Coffee in PNG, the country’s number one industry, is completely unique because it is free from the biggest insect coffee pest in the world: a small beetle called the coffee berry borer (CBB). Except for PNG, every coffee growing nation in the world is affected by CBB. Every year, the beetle causes $500 million USD in damages across the world. The pest is especially threatening because of its size. It is just 1.5 millimeters, small enough to crawl through the eye of a sewing needle. Even worse, there are dozens of beetles that look just like it. The difficulty in identifying CBB is one reason it has spread from its native home in Africa to all other coffee growing countries.
The Coffee Industry Corporation (CIC) of PNG is committed to keeping PNG free of the coffee berry borer. CIC is not simply hoping the beetle won’t show up in PNG. However, as the coffee industry grows more profitable in PNG, it becomes more likely that CBB will show up. CIC wants to make sure that CBB can be identified so that it can be eliminated before it spreads.
The organization has just completed developing a high-tech laboratory for identifying the coffee berry borer using DNA methods. With support from the government of PNG through the Public Investment Program, dedicated staff at CIC, and cooperation with the University of Florida in the United States, the lab has seen its completion and processed its first specimens this week.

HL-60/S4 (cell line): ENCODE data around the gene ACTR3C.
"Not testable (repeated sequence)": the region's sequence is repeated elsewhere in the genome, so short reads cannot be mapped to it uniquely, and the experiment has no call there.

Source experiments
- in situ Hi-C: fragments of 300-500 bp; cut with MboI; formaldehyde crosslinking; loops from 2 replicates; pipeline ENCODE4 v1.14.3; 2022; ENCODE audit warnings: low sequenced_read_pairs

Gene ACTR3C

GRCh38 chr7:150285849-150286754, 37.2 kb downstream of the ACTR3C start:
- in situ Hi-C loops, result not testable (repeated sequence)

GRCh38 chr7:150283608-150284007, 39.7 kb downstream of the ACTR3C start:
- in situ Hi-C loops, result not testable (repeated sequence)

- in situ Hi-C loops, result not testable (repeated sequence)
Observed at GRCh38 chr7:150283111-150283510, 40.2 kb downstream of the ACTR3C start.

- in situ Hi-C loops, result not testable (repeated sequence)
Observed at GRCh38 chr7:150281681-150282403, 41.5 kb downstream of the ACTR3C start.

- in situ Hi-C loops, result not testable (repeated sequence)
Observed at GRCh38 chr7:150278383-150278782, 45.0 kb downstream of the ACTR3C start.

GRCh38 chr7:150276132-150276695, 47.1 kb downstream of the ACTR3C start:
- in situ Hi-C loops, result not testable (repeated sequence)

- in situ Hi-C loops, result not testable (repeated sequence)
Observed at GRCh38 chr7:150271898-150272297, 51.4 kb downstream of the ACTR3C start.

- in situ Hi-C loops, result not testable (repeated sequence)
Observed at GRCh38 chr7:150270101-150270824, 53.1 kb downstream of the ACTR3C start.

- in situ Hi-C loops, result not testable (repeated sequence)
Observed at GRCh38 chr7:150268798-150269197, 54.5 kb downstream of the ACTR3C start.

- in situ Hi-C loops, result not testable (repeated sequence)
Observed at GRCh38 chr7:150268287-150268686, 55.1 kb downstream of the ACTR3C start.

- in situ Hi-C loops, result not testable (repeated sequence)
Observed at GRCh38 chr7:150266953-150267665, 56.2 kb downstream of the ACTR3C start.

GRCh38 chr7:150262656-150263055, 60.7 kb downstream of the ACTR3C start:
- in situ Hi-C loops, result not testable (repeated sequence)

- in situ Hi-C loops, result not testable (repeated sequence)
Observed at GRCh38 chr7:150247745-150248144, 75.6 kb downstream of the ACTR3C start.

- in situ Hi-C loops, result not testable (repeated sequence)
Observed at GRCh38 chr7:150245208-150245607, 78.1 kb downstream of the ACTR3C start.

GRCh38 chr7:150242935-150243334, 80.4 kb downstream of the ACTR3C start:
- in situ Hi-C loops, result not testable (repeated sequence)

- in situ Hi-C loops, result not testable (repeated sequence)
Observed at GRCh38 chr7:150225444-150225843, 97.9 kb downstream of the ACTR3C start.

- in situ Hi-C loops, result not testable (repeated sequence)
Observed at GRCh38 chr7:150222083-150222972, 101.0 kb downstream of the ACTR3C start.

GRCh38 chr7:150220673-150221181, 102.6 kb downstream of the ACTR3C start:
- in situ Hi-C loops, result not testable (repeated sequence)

“The lab is a great pride for PNG” says Dr. Nelson Simbiken, Acting Chief Scientist and Team Leader in Integrated Farming Systems and Principal Entomologist officer at CIC. “The completion of this lab means that PNG is becoming a world leader in the coffee industry, and that we are in control of our future.”
The lab is dedicated to rapid identification of CBB, but the lab has great potential for other diverse projects in the future. CIC intends to use the new DNA analysis tools to improve their coffee breeding techniques, increase coffee productivity in PNG, and identify any plant pest, not just those on coffee.
CIC’s Kingsten Okka trying out the thermo-cycler for PCR-DNA replication.